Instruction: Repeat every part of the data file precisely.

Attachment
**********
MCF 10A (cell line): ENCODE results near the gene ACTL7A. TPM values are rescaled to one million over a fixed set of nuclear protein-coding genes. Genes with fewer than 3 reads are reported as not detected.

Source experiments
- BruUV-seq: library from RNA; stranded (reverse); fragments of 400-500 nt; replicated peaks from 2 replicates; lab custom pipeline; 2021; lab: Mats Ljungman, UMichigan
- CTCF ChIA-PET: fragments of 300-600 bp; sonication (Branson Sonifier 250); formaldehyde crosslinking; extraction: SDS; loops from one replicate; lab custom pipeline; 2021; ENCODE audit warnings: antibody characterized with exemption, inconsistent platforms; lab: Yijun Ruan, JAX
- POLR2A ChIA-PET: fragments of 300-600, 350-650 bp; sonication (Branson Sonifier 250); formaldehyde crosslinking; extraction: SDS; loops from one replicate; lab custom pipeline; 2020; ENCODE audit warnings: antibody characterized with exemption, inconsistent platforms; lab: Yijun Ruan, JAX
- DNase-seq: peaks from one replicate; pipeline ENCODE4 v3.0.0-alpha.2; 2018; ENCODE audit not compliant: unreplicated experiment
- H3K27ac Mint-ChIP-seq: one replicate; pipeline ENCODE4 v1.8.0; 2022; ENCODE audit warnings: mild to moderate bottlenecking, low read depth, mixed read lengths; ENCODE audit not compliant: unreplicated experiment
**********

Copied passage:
MCF 10A (cell line): ENCODE results near the gene ACTL7A. TPM values are rescaled to one million over a fixed set of nuclear protein-coding genes. Genes with fewer than 3 reads are reported as not detected.

Source experiments
- BruUV-seq: library from RNA; stranded (reverse); fragments of 400-500 nt; replicated peaks from 2 replicates; lab custom pipeline; 2021; lab: Mats Ljungman, UMichigan
- CTCF ChIA-PET: fragments of 300-600 bp; sonication (Branson Sonifier 250); formaldehyde crosslinking; extraction: SDS; loops from one replicate; lab custom pipeline; 2021; ENCODE audit warnings: antibody characterized with exemption, inconsistent platforms; lab: Yijun Ruan, JAX
- POLR2A ChIA-PET: fragments of 300-600, 350-650 bp; sonication (Branson Sonifier 250); formaldehyde crosslinking; extraction: SDS; loops from one replicate; lab custom pipeline; 2020; ENCODE audit warnings: antibody characterized with exemption, inconsistent platforms; lab: Yijun Ruan, JAX
- DNase-seq: peaks from one replicate; pipeline ENCODE4 v3.0.0-alpha.2; 2018; ENCODE audit not compliant: unreplicated experiment
- H3K27ac Mint-ChIP-seq: one replicate; pipeline ENCODE4 v1.8.0; 2022; ENCODE audit warnings: mild to moderate bottlenecking, low read depth, mixed read lengths; ENCODE audit not compliant: unreplicated experiment